Tips for Implementing SaaS in Construction


By Megan R. Nichols

Contractors, building material vendors, jobsite managers and architectural firms all stand ready to reap the benefits of cloud computing and software-as-a-service (SaaS). These might not be the most obvious applications when people think of digital platforms, but the advantages are just as clear in construction as anyplace else.

The Benefits of SaaS for the Construction Industry

Higher productivity is the chief benefit of adopting SaaS in the construction sector. According to research from McKinsey, some construction markets have seen their productivity decline since the 1990s. Construction has been slow to digitize — but the proliferation of useful, cloud-based tools means now is the perfect time to change that.

SaaS improves productivity and organization by providing a single collaboration platform and a unified repository for documents across multiple locations. Keeping projects on time and within budget requires that all parties have access to up-to-date resources, including surveying data, blueprints, quotes, and more.

Construction industry software services also include tools that make the procurement and bidding processes streamlined and transparent. Building and lot owners can define their ideal candidates and bids, and then allow the SaaS platform to automatically remove bidders that fail to measure up.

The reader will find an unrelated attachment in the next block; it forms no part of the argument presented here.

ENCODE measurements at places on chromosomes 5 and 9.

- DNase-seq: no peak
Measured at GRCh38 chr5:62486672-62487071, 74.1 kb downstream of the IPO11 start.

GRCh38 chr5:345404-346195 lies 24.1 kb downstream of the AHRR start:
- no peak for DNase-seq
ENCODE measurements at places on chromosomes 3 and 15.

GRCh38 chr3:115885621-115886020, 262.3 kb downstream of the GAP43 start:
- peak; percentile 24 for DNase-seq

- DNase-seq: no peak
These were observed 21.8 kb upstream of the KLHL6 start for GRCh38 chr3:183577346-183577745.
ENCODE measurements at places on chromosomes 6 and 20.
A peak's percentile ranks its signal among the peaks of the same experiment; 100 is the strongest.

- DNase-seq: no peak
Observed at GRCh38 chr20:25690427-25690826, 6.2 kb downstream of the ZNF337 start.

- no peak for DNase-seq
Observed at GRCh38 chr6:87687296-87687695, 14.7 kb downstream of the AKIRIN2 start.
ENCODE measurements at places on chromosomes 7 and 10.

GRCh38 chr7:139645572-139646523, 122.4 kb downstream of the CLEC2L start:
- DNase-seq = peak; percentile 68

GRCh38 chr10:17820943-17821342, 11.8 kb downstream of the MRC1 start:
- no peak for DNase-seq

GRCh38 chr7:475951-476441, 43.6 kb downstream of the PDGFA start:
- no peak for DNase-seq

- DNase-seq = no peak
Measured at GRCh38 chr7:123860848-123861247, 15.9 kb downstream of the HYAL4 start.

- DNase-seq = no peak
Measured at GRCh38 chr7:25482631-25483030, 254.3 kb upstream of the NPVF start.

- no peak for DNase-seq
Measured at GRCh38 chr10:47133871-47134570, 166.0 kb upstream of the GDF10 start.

Life on construction sites also stands to improve greatly thanks to SaaS. Digital collaboration tools allow multiple stakeholders to view progress, compare plans and drawings to reality, and seamlessly ask and answer questions no matter where they are. SaaS helps prevent information loss and miscommunication, even as the number of participants scales up or down.

These products typically allow project managers, building owners and construction site supervisors to use hardware they’re already familiar with, such as smartphones and rugged tablets.

The benefits of SaaS in construction extend to the maintenance of heavy equipment, too.

When they were surveyed in 2017, an overwhelming majority of construction industry representatives expressed interest in adopting equipment tracking, driver hour logging and digital maintenance platforms in the coming year. Digital SaaS tools can automatically track equipment hours and provide alerts when maintenance comes due.

How to Implement SaaS in Construction Successfully

Adopting SaaS successfully requires a deliberate approach. Here are some of the fundamentals to keep in mind.

1. Define Your Company’s Needs

What’s holding you back right now? Nobody knows your pain points better than you do. Long before you start comparing prices, ask yourself what problems you’re trying to solve and whether software is the answer. Even the best software can’t remedy stubborn cultural issues that result in slow turnarounds and flagging business.

2. Decide Which Pricing Model Makes the Most Sense

Understanding your company’s needs in advance can have a huge impact on your ultimate choice of service provider and how much you end up paying over time.